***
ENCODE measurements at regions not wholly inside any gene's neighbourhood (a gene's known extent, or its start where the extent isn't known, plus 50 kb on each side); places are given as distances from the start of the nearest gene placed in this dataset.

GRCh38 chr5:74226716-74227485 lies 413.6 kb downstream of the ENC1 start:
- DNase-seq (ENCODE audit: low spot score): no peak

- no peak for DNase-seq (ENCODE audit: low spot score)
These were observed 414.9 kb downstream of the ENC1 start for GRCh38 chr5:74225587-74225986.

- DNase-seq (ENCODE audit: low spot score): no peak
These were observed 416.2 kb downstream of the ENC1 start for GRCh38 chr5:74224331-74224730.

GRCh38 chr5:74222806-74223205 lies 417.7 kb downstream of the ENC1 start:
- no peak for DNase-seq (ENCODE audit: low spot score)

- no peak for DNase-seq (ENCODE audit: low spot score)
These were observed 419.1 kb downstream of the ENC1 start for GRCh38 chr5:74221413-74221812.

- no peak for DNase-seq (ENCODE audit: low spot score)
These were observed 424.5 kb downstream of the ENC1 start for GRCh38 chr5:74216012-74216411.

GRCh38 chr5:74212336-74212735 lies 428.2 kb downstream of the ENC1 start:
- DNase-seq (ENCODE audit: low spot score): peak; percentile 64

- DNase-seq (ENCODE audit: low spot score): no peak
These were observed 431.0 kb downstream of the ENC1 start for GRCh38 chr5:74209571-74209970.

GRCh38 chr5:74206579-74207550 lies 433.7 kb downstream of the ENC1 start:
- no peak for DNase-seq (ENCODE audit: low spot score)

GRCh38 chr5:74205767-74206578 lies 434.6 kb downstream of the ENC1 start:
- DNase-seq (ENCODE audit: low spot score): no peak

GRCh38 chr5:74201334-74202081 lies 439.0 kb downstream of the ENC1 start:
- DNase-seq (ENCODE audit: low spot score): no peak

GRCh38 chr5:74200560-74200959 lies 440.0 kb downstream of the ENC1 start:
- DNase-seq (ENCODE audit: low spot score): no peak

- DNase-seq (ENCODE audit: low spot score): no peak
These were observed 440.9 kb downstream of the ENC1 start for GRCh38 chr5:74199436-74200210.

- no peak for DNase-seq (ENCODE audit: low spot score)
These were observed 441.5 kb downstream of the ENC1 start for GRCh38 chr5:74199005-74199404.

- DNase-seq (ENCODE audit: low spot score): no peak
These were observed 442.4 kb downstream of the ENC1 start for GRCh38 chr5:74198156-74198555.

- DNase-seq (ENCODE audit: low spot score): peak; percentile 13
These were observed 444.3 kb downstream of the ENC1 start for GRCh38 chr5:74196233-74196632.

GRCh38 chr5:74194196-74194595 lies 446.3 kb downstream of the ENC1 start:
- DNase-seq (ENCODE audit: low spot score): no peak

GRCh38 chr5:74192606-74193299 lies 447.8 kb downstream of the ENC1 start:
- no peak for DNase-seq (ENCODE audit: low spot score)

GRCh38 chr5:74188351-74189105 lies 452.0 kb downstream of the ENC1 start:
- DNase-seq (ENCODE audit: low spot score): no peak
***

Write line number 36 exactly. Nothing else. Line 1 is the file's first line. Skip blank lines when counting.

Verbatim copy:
GRCh38 chr5:74192606-74193299 lies 447.8 kb downstream of the ENC1 start: